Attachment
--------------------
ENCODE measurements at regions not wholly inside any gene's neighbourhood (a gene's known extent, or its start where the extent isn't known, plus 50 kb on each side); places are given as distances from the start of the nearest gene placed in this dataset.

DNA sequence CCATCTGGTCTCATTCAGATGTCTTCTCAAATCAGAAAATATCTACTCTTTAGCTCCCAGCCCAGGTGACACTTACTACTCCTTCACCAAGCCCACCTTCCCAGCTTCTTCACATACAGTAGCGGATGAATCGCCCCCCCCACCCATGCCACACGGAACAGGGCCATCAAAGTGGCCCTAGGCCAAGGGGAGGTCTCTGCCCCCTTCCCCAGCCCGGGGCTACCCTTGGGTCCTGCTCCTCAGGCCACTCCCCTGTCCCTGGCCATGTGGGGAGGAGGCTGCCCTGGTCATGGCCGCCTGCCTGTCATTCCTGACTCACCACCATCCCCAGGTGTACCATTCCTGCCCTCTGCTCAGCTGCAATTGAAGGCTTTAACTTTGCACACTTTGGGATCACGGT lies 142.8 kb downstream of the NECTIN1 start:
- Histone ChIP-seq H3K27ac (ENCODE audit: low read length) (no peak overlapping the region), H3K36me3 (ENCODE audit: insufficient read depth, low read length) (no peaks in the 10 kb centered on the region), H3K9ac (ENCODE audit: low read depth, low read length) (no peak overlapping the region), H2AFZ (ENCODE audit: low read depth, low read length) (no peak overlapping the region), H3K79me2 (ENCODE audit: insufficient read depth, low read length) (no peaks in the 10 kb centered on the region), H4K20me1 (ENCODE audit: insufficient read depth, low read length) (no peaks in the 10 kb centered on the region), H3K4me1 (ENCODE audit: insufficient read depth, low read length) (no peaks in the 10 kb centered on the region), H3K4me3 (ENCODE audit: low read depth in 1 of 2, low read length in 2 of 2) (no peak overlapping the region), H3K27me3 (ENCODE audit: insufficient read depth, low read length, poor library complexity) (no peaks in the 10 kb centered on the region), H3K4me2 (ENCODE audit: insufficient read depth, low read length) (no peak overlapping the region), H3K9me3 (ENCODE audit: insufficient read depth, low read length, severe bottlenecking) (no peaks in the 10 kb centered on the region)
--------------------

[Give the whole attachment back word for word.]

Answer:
ENCODE measurements at regions not wholly inside any gene's neighbourhood (a gene's known extent, or its start where the extent isn't known, plus 50 kb on each side); places are given as distances from the start of the nearest gene placed in this dataset.

DNA sequence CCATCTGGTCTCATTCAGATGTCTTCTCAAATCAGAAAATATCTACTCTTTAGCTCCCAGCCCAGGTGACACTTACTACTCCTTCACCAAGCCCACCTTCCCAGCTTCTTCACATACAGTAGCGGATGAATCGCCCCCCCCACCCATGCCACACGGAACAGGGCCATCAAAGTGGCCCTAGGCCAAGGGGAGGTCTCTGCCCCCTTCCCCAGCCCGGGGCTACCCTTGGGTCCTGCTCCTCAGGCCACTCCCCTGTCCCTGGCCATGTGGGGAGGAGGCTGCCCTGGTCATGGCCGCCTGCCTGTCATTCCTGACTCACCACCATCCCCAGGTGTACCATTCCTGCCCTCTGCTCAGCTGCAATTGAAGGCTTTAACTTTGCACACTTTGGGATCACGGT lies 142.8 kb downstream of the NECTIN1 start:
- Histone ChIP-seq H3K27ac (ENCODE audit: low read length) (no peak overlapping the region), H3K36me3 (ENCODE audit: insufficient read depth, low read length) (no peaks in the 10 kb centered on the region), H3K9ac (ENCODE audit: low read depth, low read length) (no peak overlapping the region), H2AFZ (ENCODE audit: low read depth, low read length) (no peak overlapping the region), H3K79me2 (ENCODE audit: insufficient read depth, low read length) (no peaks in the 10 kb centered on the region), H4K20me1 (ENCODE audit: insufficient read depth, low read length) (no peaks in the 10 kb centered on the region), H3K4me1 (ENCODE audit: insufficient read depth, low read length) (no peaks in the 10 kb centered on the region), H3K4me3 (ENCODE audit: low read depth in 1 of 2, low read length in 2 of 2) (no peak overlapping the region), H3K27me3 (ENCODE audit: insufficient read depth, low read length, poor library complexity) (no peaks in the 10 kb centered on the region), H3K4me2 (ENCODE audit: insufficient read depth, low read length) (no peak overlapping the region), H3K9me3 (ENCODE audit: insufficient read depth, low read length, severe bottlenecking) (no peaks in the 10 kb centered on the region)